One of the things mentioned during nearly every addiction recovery program is how important it is to eat right and exercise throughout your sobriety. Not only do these things help get a body that has been beaten down back into shape, but exercise also offers other benefits that can ease cravings and keep you back on track. Let’s take a look at some of these benefits.

Exercise Can Provide Structure

One of the biggest things you learn in addiction recovery is that it helps to have a structure in your days because you need to fill in all that time previously spent imbibing. Joining a class that meets at a specific time, exercising with a group, or even creating your own daily schedule will all add more structure to your life.

Exercise Increases Your Mood

Exercise causes your brain to release those feel-good chemicals, endorphins. Everyone can benefit from that. In addition, as you watch your ability grow, find yourself walking further in less time, feeling healthier, you will gain pride in yourself that will want you to continue.

Exercise Increases Brain Growth

This is a scientific reality. While addicted, many pathways in your brain shut down from lack of use. When you exercise, the brain begins to utilize areas of the brain that have been lying quietly. This then helps create more neural pathways that lead to positive thoughts and feelings. Your brain begins to grow and come back alive.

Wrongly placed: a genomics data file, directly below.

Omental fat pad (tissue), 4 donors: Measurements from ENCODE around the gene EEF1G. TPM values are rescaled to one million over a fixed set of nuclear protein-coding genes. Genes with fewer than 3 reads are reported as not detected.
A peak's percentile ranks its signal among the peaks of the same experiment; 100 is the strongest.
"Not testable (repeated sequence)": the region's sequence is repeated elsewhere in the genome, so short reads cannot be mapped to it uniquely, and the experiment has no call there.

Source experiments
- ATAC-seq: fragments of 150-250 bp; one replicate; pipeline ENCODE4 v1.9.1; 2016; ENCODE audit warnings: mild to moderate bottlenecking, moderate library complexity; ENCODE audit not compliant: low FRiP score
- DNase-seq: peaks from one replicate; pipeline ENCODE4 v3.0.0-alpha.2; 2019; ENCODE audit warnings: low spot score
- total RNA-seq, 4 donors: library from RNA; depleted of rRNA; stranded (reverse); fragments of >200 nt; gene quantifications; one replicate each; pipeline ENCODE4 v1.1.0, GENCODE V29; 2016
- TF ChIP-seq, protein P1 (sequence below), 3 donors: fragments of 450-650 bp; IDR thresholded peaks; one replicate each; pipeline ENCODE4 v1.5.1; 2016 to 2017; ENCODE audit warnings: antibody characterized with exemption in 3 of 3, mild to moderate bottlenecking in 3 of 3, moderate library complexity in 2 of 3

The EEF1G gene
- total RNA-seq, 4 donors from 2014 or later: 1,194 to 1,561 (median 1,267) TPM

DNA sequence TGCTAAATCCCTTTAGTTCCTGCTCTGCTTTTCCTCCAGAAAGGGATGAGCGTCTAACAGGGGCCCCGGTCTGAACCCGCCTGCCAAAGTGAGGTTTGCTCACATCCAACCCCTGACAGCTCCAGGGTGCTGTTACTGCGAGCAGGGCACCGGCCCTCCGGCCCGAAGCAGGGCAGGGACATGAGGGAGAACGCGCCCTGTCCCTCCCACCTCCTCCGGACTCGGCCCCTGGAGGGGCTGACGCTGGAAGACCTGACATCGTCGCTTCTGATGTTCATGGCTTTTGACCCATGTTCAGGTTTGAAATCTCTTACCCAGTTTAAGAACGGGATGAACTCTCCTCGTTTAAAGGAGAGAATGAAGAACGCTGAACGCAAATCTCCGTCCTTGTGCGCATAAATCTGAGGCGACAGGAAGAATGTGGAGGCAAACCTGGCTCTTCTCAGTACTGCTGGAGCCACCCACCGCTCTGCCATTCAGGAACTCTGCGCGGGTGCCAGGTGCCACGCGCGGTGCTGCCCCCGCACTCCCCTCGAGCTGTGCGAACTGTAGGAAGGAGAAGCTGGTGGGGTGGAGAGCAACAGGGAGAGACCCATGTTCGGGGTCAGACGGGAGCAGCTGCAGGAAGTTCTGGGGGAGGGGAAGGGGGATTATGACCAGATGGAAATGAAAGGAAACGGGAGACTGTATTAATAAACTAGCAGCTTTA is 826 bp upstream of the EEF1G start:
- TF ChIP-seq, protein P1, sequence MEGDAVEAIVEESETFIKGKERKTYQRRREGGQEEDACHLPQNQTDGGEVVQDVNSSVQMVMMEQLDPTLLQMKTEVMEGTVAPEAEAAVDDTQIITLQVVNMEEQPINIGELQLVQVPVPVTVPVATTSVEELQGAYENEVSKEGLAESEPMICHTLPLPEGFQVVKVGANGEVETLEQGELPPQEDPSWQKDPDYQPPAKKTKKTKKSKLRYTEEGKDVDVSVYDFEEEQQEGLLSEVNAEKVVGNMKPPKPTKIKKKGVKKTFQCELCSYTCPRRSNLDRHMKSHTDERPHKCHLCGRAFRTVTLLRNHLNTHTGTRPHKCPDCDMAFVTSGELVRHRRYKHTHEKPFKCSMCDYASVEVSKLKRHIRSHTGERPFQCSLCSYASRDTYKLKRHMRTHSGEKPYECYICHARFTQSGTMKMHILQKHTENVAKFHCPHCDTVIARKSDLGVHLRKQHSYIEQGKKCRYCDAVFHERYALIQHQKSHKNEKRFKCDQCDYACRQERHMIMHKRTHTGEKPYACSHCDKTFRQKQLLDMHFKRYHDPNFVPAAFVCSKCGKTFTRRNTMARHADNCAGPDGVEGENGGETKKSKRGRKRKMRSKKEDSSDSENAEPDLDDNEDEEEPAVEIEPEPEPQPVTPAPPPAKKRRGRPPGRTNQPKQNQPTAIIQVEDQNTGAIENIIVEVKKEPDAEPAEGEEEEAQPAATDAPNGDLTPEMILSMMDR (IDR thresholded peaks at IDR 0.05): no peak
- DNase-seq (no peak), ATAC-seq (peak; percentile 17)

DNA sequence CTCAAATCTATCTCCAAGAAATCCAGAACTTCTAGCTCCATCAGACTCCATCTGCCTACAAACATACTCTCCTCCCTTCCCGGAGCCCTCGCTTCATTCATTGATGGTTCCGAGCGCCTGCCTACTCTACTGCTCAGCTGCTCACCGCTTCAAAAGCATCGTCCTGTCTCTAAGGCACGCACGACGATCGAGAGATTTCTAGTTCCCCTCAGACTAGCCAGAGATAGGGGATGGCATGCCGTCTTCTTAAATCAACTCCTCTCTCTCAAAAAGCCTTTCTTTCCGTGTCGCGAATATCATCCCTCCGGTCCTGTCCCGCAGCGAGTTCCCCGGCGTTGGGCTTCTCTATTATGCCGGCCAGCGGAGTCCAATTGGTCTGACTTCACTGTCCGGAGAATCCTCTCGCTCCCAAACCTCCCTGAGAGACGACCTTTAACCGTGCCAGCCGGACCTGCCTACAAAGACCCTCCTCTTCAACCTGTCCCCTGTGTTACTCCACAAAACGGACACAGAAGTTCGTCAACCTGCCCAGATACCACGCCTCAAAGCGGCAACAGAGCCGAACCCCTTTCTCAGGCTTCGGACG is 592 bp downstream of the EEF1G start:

Exercise Reduces Stress and Promotes Sleep

Think about a time when you were angry or upset and started pacing. At first, you may have been doing so at a very quick pace. As you continued, your steps began to slow, your mind began to clear, and you started to feel calmer. Exercise allows you to work off any negative emotions in a constructive way. As they dissipate, you can replace them with more positive ones. Once the stress is reduced, you can sleep deeper. This helps promote healing and overall rejuvenation of your body and mind.

Exercise Can Decrease Cravings

In studies, people trying to break free from nicotine addiction have been benefited by exercising through cravings, making quitting easier. This has also been the case with marijuana. While exercising, your mind becomes distracted as you focus on your body and the movements. Exercise helps you practice mindfulness and gives you a way to distract yourself from the cravings until they pass.

Exercise Can Create Connections

Exercising alone can be boring and that is why many people give up. However, there are many others who will be interested in the same type of exercise you choose. Having this common interest can help you make connections with people that you might not otherwise meet. These will be healthier connections. There are many walking and biking clubs. Simply joining a gym and maybe taking one class is another option. There are even some groups made up of others who are on the same sobriety journey as you. They will have the same interest and understand your journey.

Success Breeds Success

The more you find yourself improving in your chosen activity, the better you will feel. The better you feel mentally and physically, the more you will want to feel this. Your success will spread throughout all the areas of your life.

Final Thoughts

Exercise doesn’t have to be hours of weight-lifting, running a marathon, or aiming for the Olympics.  Your addiction recovery plan will most likely have you start slow. Start a walking routine, join a yoga group or try Zumba dancing. Whatever gets you moving and causes you to enjoy the time will work. You can do this!

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